If there is insufficient oxygen, carbon monoxide CO, is formed instead. 
E290 (Carbon dioxide) is also the gas we exhale, since E290 (Carbon dioxide) is the product of respiration, whereby oxygen atoms are used to 'burn' (oxidise) the foodstuffs to release the energy necessary to sustain life. 
E290 (Carbon dioxide) is a low energy compound, that is, E290 (Carbon dioxide)'s formation corresponds to the maximum release of energy. 

This means that CO2 is relatively inert, since a lot of energy needs to be used to persuade E290 (Carbon dioxide) to react to form a higher energy compound.
However, Nature has found a way to get around this problem, and make use of CO2 by use of a catalyst (chlorophyll) and the energy from sunlight. 
This process, photosynthesis, which occurs in all green plants, converts CO2 and water to carbohydrates, releasing oxygen as a waste product.

CO2 is removed from the atmosphere, both by photosynthesis, and by the fact that large quantities of E290 (Carbon dioxide) dissolve in the oceans. 
But E290 (Carbon dioxide) is also created by respiration of living organisms, and these 3 processes maintain the balance of CO2 in the atmosphere at a near constant amount of ~0.04%.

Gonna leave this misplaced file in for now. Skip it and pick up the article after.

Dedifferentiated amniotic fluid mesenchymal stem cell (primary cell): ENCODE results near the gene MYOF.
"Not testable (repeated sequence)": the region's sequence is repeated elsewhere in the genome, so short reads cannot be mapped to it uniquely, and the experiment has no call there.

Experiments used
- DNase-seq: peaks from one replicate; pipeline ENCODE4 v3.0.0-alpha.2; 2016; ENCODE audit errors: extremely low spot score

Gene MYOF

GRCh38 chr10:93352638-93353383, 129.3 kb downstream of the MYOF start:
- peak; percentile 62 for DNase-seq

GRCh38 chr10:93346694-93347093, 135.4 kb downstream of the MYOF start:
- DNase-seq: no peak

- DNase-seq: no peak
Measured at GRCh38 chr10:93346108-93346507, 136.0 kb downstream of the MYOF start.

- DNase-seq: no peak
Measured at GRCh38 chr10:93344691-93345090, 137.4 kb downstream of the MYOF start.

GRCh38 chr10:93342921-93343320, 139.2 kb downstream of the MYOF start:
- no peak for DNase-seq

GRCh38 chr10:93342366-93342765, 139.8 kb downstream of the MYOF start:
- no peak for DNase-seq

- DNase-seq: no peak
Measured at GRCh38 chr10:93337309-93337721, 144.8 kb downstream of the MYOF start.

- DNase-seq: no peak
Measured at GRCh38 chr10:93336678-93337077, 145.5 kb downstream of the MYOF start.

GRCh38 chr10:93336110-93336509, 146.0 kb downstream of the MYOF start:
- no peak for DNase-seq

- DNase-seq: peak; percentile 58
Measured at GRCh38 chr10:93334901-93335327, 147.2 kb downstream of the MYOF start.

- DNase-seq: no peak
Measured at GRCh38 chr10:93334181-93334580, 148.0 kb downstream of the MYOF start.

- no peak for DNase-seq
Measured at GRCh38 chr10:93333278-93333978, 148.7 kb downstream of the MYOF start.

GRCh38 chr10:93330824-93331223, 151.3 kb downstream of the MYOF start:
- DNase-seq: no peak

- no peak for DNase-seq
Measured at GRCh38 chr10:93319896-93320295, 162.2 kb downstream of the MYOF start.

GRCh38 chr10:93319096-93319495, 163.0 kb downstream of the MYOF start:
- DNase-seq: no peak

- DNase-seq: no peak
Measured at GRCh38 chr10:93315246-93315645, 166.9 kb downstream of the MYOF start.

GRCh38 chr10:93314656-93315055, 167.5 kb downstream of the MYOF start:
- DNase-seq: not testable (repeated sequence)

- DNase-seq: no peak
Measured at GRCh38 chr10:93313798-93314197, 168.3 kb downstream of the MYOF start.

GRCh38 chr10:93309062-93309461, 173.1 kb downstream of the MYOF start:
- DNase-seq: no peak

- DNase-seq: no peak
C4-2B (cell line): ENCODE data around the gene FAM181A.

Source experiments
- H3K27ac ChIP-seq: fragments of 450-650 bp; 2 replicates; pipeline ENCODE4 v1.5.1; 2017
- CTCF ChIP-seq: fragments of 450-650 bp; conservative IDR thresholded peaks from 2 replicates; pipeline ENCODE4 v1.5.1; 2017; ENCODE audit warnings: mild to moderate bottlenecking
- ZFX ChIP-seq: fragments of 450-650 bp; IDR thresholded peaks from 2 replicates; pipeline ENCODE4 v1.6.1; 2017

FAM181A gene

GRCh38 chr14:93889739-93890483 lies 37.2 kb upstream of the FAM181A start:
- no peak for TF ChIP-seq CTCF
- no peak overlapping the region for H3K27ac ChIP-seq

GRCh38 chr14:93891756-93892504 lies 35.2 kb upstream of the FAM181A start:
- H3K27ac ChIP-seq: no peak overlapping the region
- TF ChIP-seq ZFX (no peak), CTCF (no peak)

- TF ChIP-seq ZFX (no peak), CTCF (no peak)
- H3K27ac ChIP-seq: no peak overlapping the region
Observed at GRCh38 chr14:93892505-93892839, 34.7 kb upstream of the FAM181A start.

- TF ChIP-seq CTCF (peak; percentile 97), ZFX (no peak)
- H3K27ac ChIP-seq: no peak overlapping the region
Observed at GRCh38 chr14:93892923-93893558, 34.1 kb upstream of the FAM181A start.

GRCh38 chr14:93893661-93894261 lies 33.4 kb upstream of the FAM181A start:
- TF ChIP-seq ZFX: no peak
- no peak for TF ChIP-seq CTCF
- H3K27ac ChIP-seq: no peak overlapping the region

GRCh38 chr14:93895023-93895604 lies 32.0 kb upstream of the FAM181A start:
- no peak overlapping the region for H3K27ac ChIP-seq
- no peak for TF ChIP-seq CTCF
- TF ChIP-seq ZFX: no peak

However, the burning of fossil fuels, which began on a large scale at the beginning of this century, has created concern that the amount of CO2 in the atmosphere will rapidly increase, with possible disastrous environmental consequences.

CO2 is a colourless, odourless gas under normal conditions, although if cooled to below -78.5°C E290 (Carbon dioxide) solidifies to form 'dry ice', which finds use as a refrigerant or for 'smoke' effects at rock concerts. 
It exists as a linear molecule of structure O=C=O. 
E290 (Carbon dioxide) can be made in the laboratory by the action of heat or acids on carbonates. 
Indeed, E290 (Carbon dioxide) is the action of acid rain on limestone (calcium carbonate) rocks, which releases CO2, and creates holes in the rocks which eventually form caves and caverns.

E290 (Carbon dioxide) has the property that E290 (Carbon dioxide) is transparent to visible light, but blocks infra-red. 
This means that visible light from the sun penetrates through the atmosphere to reach the Earth's surface, which warms up.